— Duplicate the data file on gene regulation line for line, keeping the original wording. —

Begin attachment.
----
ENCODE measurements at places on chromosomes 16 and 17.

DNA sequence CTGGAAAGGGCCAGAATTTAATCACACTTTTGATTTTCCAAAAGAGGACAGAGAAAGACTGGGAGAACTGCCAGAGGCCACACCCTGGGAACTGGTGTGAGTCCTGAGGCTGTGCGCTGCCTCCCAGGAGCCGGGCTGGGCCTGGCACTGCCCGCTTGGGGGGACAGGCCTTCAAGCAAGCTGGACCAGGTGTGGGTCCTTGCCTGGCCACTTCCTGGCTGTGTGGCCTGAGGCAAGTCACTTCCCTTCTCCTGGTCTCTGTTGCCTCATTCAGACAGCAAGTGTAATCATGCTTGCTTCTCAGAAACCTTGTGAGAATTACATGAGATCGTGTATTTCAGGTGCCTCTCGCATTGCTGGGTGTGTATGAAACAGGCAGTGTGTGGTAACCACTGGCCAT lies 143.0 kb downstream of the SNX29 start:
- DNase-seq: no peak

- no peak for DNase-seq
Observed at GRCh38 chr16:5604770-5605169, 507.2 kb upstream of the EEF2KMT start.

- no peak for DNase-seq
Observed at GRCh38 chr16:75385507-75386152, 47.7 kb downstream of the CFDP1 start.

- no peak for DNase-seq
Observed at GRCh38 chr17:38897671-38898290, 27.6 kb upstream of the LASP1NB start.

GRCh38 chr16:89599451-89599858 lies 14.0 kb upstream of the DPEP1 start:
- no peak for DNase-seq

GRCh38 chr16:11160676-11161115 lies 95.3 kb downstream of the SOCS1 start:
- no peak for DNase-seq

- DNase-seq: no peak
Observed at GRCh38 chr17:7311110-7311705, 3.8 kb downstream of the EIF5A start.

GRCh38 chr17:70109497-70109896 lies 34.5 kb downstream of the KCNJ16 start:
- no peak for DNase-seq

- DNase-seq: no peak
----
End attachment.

ENCODE measurements at places on chromosomes 16 and 17.

DNA sequence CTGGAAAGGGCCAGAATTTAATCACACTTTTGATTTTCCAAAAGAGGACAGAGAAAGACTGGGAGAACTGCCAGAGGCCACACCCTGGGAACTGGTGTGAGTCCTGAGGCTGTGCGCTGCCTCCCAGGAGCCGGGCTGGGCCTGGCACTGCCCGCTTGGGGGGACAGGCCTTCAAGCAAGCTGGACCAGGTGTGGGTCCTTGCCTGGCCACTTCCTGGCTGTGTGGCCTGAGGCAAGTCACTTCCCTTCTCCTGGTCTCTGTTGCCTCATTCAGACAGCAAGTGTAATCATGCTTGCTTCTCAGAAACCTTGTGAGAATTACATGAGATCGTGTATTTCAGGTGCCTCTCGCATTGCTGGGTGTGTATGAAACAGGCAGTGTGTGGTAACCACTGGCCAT lies 143.0 kb downstream of the SNX29 start:
- DNase-seq: no peak

- no peak for DNase-seq
Observed at GRCh38 chr16:5604770-5605169, 507.2 kb upstream of the EEF2KMT start.

- no peak for DNase-seq
Observed at GRCh38 chr16:75385507-75386152, 47.7 kb downstream of the CFDP1 start.

- no peak for DNase-seq
Observed at GRCh38 chr17:38897671-38898290, 27.6 kb upstream of the LASP1NB start.

GRCh38 chr16:89599451-89599858 lies 14.0 kb upstream of the DPEP1 start:
- no peak for DNase-seq

GRCh38 chr16:11160676-11161115 lies 95.3 kb downstream of the SOCS1 start:
- no peak for DNase-seq

- DNase-seq: no peak
Observed at GRCh38 chr17:7311110-7311705, 3.8 kb downstream of the EIF5A start.

GRCh38 chr17:70109497-70109896 lies 34.5 kb downstream of the KCNJ16 start:
- no peak for DNase-seq

- DNase-seq: no peak